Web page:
One of the first things that we are (hopefully) taught as children when it comes to money is the difference between a need and a want. Unfortunately, while it is very easy to point out a "want" to a child, that new toy or an ice cream, needs are a bit more difficult which leads to a bit of a grey area.
So I divide the idea of needs into primary and secondary needs.
Primary needs are what you need to live. Missing them tends to lead to a deterioration of health and then death. They are found on the bottom two tiers in Maslow's hierarchy of needs. You need water, food, air, shelter and access to appropriate medical care. Food does not mean caviar, it means basic nutrients that your body needs to survive. It doesn't even means variety in the food you eat, just that you can eat. Shelter doesn't mean owning a home. In certain cases a tent might suffice, or an apartment shared with a friend. Just something to protect you from the elements. Clothes would fit in here only as much as was needed to keep you healthy. You don't need a $1,000 coat, you need one that will keep you warm when it snows.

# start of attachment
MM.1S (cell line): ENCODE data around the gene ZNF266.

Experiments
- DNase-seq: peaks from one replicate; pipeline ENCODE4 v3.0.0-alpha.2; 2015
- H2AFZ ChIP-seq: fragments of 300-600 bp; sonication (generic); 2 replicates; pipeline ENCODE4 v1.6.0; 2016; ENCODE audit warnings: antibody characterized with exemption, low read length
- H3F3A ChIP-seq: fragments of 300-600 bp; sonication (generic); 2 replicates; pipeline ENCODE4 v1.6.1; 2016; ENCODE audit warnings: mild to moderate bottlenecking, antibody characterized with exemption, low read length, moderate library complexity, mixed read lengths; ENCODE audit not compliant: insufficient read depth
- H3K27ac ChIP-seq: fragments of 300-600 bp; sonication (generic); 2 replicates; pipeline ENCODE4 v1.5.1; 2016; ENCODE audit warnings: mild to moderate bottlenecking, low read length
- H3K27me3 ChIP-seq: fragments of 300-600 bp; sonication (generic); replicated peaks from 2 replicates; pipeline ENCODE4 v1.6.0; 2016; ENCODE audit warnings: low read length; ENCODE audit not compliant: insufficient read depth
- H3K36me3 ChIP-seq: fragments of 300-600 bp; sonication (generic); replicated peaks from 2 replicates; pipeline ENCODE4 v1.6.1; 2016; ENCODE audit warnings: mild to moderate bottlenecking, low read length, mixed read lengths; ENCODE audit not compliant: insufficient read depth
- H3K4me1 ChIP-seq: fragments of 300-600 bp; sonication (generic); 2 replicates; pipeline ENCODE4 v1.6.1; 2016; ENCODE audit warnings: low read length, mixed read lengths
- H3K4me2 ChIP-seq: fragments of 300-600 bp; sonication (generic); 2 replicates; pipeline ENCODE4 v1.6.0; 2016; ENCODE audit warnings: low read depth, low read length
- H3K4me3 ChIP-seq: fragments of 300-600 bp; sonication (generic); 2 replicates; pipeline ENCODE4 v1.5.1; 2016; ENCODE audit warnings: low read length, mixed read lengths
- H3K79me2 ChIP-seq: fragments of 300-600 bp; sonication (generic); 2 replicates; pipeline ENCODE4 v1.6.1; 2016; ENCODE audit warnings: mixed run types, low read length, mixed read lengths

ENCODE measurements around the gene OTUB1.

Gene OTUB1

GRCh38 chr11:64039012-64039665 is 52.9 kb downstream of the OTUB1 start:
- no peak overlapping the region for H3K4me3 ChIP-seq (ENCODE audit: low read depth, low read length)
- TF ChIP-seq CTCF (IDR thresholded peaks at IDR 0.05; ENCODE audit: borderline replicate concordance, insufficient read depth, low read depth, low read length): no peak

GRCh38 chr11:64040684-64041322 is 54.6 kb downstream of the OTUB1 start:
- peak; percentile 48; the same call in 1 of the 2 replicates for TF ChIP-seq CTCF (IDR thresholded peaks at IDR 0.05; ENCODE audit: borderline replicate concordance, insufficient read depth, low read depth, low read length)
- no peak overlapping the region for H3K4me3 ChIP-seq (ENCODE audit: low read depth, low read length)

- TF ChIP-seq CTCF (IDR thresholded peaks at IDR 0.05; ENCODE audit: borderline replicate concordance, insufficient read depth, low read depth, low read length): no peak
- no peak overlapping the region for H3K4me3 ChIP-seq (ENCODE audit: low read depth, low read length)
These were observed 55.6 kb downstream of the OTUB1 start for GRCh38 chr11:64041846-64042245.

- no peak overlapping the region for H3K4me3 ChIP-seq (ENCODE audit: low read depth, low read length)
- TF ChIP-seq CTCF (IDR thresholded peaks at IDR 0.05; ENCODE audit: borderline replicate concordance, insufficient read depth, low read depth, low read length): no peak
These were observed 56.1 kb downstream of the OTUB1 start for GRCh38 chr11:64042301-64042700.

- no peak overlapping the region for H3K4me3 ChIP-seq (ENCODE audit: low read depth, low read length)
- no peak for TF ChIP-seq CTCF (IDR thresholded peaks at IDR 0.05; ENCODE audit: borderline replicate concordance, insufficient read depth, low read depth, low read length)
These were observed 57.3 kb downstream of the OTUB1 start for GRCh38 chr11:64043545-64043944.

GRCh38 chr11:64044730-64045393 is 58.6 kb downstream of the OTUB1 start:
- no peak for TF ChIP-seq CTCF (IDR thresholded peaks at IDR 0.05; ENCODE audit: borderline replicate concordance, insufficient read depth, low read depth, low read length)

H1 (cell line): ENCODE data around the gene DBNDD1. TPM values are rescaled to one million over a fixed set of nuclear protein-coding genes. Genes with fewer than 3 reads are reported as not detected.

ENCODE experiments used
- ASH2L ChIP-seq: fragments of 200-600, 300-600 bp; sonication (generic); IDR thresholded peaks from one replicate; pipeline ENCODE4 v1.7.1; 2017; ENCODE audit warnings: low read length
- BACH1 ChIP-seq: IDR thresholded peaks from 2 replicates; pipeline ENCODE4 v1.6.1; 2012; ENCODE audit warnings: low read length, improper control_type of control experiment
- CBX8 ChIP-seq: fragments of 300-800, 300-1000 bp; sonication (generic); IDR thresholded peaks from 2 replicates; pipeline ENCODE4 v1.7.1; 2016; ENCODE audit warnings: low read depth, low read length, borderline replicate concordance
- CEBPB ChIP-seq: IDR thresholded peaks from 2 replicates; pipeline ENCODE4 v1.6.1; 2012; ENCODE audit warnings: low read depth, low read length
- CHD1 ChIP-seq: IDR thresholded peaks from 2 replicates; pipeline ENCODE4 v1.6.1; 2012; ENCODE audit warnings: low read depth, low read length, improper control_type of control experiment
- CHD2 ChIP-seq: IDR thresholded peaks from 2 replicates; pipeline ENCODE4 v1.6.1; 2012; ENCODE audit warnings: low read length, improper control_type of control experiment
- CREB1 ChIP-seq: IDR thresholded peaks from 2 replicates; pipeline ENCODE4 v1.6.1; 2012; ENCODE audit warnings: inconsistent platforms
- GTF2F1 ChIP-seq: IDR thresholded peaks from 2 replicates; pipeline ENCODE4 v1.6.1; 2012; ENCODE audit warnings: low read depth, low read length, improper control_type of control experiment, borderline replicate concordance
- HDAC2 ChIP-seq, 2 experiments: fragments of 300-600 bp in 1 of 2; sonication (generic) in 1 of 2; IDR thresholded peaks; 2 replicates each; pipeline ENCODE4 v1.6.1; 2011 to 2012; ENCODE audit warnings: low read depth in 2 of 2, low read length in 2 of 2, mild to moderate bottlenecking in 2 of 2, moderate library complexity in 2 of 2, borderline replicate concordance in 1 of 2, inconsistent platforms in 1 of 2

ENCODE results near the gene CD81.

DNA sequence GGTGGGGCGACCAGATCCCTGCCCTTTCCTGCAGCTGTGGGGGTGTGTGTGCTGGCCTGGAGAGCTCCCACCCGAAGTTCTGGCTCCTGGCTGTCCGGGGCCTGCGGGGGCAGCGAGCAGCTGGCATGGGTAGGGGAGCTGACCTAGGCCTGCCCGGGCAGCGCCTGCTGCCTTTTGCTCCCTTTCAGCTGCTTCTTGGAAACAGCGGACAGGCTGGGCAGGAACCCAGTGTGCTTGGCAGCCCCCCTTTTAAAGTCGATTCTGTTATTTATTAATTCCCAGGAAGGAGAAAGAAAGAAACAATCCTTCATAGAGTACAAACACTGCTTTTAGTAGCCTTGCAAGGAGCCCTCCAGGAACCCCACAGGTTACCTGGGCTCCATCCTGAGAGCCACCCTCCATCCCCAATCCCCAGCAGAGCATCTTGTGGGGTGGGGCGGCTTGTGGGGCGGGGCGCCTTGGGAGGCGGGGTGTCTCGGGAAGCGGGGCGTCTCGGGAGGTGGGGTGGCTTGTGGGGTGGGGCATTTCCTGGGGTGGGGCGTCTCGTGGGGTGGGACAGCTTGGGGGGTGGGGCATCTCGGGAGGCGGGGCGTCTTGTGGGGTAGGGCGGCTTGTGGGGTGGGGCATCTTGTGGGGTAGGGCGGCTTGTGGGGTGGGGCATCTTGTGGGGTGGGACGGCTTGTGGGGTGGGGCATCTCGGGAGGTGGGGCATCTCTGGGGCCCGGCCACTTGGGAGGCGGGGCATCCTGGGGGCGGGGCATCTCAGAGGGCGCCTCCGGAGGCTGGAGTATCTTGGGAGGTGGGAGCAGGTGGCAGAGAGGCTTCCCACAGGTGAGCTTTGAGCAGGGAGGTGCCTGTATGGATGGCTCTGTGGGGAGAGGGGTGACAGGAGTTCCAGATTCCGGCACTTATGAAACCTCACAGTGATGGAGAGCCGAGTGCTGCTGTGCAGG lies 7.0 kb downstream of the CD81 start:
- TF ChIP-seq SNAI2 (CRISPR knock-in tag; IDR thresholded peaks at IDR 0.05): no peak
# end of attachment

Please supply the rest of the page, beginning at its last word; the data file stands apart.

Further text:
Secondary needs are what you need to get and keep a job that will provide the resources for your primary needs. This means appropriate clothing for your job (office ware for sales men, scrubs for nurses and steel toed boots for construction workers.) A cheap cell phone (pay as you go) so that you have contact info for your resume may be a need. Other misc. needs may include fees for a professional college or materials you are expected to provide yourselves. A car is only included if your job includes moving yourself and materials a considerable distance, such as a truck driver or a home health care nurse.
Everything else that you spend money on is a want. I doesn't make it bad, it just means you don't need it.